As the sun gradually began to set over the imposing temple of Angkor Wat, I felt privileged and awestruck by its beauty. It was an image I’d seen in many guide books, and now I was stood right in front of it, camera at the ready to take a spectactular photo. There was a slight problem though. A huge blue tarpaulin was covering a big part of the structure, ruining my chances of getting the perfect shot. The curse had struck again.
Can you guess what’s hidden behind the tree in the above picture?
It also happened in Kuala Lumpur. I’d been told by a friend that I absolutely had to see the huge gold statue of Murugan, a Hindu deity, which stands outside the Batu Caves. It was an unmissable, iconic image she said, and one that I had to capture for posterity. Excitedly I made the trip and, lo and behold, the impressive statue was covered in scaffolding. You don’t see that in the guide books or the pages of National Geographic.
Not much chance of getting round this one
I do genuinely believe that I’m cursed when it comes to seeing iconic sights on my travels; particularly ones that I’ve spent many years hoping that I’ll see. Almost without fail it seems that when I turn up, some form of building work or refurbishment is taking place, meaning that I either can’t visit the attraction or it’s covered in scaffolding and tarpaulin.
It happened again today during a visit to Norwich cathedral, which prompted me to write this blog post. After scouting around to find the perfect shot, I lined up my camera only to realise that there was a red and white cordon all around the cloisters, plus the added bonus of a warning sign tacked on to one of the columns. I should have expected it I suppose.
Norwich Cathedral plus cordon
I fully understand that renovation and repair work has to be undertaken in order to preserve these attractions and keep them in the best condition possible, but it’s still a bit of a blow to find out that it’s going on when I’m visiting. So, how do you get round the problem?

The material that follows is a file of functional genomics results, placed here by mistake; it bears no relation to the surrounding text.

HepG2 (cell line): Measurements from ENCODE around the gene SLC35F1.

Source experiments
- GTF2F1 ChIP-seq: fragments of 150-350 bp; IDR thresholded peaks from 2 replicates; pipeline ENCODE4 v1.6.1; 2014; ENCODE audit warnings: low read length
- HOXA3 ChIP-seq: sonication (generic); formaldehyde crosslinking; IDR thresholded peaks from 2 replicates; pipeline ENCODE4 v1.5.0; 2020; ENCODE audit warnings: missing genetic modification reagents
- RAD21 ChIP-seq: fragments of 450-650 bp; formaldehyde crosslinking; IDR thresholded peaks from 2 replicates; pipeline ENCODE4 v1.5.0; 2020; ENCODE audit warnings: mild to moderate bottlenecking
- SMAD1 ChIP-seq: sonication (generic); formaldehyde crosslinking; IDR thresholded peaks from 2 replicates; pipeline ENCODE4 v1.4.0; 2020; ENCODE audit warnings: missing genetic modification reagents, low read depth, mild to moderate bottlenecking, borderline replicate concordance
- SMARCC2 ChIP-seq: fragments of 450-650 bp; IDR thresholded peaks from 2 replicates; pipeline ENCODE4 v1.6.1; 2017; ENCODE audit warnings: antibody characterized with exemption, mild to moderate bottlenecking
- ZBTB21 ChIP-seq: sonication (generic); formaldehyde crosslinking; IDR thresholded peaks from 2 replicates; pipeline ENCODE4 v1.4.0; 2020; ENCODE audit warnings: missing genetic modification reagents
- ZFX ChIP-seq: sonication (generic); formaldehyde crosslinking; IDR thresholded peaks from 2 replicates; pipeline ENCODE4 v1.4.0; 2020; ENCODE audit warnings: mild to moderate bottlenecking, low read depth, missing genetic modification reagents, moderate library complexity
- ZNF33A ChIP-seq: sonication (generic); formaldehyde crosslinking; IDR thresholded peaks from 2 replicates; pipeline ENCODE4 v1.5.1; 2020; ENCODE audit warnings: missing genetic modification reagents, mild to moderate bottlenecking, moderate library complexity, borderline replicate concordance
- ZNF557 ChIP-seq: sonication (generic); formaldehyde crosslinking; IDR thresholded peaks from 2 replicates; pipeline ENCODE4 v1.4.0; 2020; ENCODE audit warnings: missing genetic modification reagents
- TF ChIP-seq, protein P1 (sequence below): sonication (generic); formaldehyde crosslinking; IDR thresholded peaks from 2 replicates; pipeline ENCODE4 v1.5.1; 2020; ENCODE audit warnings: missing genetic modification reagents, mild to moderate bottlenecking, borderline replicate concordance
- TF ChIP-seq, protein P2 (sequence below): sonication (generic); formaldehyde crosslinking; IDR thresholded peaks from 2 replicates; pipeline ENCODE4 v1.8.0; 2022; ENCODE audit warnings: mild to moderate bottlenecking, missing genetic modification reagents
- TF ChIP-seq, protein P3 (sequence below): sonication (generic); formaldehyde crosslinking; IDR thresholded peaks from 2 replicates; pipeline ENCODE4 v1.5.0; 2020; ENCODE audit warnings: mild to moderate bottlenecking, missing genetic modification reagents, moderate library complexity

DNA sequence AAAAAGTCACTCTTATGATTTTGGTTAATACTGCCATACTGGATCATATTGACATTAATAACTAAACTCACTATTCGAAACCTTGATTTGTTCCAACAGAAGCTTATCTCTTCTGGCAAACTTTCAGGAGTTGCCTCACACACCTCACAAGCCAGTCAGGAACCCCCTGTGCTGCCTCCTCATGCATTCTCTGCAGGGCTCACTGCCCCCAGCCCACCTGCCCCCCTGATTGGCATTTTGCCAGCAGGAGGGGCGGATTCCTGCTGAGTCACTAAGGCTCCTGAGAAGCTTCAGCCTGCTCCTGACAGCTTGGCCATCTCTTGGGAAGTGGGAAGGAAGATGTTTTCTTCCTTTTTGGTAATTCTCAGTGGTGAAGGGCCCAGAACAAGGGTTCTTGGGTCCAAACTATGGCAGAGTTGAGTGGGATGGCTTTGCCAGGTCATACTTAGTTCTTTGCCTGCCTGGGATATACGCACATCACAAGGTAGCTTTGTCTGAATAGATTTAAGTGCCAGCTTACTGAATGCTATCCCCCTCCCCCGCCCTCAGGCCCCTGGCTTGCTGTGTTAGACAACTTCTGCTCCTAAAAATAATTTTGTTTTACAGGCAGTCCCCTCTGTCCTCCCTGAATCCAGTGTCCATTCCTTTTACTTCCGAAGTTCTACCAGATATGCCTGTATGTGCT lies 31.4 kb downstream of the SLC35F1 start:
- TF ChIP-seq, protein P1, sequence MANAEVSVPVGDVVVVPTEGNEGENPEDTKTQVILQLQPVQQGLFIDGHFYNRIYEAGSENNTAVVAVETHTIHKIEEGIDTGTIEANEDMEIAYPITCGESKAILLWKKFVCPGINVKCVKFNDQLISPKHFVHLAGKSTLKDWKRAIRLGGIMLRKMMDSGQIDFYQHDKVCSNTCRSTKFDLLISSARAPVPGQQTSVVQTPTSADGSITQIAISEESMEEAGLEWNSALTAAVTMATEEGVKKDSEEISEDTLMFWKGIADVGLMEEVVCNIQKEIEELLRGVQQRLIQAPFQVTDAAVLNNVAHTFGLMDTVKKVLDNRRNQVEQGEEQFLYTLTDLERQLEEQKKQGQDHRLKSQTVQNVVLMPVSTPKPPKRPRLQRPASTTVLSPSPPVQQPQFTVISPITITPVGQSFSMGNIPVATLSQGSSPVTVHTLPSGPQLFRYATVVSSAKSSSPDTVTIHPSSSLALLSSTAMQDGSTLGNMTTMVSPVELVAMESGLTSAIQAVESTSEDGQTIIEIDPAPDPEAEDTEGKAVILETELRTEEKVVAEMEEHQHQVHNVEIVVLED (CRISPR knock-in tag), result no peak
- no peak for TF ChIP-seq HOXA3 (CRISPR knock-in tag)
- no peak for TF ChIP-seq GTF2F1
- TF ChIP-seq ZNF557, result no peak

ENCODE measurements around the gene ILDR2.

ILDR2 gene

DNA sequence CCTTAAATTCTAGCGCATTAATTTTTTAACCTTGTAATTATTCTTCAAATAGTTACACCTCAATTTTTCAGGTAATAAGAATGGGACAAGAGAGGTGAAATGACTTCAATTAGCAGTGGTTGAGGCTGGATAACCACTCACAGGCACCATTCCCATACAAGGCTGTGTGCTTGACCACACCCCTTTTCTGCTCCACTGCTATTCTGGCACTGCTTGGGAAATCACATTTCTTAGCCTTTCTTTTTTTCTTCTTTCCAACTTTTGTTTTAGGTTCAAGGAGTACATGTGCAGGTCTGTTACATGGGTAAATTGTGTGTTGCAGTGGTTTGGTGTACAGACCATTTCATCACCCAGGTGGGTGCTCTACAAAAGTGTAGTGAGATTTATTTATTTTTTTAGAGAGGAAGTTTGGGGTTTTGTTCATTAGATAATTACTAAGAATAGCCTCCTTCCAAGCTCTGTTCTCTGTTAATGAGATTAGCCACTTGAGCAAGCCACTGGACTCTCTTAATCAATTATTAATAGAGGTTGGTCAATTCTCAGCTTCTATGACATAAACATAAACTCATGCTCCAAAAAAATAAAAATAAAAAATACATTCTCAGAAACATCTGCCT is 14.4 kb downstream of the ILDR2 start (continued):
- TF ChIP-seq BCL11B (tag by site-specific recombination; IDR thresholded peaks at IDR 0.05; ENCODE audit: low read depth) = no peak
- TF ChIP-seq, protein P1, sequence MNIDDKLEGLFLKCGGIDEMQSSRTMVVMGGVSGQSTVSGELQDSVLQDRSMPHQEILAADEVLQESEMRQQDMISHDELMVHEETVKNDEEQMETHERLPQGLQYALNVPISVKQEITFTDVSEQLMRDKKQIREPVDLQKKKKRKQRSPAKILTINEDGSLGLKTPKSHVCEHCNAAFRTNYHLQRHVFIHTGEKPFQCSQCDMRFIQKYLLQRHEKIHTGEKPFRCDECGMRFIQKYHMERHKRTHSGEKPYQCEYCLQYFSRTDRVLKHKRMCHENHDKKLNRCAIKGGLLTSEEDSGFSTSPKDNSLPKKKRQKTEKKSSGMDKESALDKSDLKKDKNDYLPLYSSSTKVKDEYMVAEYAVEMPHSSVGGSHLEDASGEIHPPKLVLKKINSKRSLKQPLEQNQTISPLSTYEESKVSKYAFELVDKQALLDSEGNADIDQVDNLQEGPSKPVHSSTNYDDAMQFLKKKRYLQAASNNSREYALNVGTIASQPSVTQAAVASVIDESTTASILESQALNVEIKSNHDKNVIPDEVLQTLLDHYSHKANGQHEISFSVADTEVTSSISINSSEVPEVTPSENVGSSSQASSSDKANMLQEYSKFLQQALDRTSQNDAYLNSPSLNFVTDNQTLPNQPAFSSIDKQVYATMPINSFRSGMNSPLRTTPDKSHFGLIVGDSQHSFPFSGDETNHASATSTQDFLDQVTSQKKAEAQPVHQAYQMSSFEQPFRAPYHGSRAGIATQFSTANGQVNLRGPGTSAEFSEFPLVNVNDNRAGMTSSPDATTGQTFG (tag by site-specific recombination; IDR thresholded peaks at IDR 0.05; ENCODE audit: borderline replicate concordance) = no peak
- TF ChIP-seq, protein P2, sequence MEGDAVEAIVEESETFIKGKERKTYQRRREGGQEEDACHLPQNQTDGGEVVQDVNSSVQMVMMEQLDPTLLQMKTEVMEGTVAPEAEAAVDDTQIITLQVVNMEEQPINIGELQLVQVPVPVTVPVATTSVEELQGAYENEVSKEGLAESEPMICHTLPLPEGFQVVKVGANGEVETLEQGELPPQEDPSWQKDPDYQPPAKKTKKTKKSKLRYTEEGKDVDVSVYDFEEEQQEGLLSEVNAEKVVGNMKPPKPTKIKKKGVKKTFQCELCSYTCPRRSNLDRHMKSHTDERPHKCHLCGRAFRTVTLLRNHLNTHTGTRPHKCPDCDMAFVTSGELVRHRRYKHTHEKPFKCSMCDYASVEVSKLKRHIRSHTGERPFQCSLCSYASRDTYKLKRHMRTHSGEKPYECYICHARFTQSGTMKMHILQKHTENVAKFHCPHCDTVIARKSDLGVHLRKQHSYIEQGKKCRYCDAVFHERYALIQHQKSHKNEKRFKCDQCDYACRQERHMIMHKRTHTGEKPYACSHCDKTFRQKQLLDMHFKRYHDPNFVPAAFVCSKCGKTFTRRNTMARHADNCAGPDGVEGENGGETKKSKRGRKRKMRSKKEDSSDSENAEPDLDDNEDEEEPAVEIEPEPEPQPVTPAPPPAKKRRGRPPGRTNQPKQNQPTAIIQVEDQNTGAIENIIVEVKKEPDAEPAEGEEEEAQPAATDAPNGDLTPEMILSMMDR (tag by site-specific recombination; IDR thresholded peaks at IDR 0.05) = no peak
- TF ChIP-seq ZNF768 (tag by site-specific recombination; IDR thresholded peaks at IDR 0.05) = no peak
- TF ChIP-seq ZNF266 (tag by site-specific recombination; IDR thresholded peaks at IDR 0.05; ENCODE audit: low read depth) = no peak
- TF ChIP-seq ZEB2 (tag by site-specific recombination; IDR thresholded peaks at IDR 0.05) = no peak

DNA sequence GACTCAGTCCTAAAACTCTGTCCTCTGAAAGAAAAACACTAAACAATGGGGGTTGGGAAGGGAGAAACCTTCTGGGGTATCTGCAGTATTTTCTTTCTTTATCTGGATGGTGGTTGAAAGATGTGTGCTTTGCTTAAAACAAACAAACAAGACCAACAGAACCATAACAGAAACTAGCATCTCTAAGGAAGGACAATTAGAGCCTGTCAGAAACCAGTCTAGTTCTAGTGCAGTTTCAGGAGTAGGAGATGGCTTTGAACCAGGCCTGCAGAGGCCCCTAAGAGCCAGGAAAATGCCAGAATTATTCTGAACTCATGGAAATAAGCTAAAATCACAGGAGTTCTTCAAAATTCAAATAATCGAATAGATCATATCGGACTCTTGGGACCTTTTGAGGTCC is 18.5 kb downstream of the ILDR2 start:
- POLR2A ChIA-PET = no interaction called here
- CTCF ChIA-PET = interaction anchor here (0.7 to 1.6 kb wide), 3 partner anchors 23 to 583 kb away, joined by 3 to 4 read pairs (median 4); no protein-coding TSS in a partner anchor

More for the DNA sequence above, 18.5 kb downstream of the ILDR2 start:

Do your research
Firstly, if you’re planning a visit to a monument or attraction, do your research beforehand and check whether it’s going to be open on the day you are going and whether any refurbishment work is going to be carried out. A check on the internet should give you answers, or you could try calling beforehand.
Get creative with your photography
There’s not a lot else you can do if the picturesque castle you’re visting is covered in tarpaulin. Try to find different camera angles; look at it from all sides and find a way to hide the offending object. I often find myself crouching and crawling about in all kinds of strange positions trying to do this, but it works – most of the time
Vow to return
Sometimes the renovation work is so extreme, like in the case of the scaffolding-encased deity, that you just have to admit defeat, buy a postcard and maybe vow to return one day when the work’s finished.
Has this ever happened to you? Do you have any other tips for getting round the problem? If so, get in touch via the comments!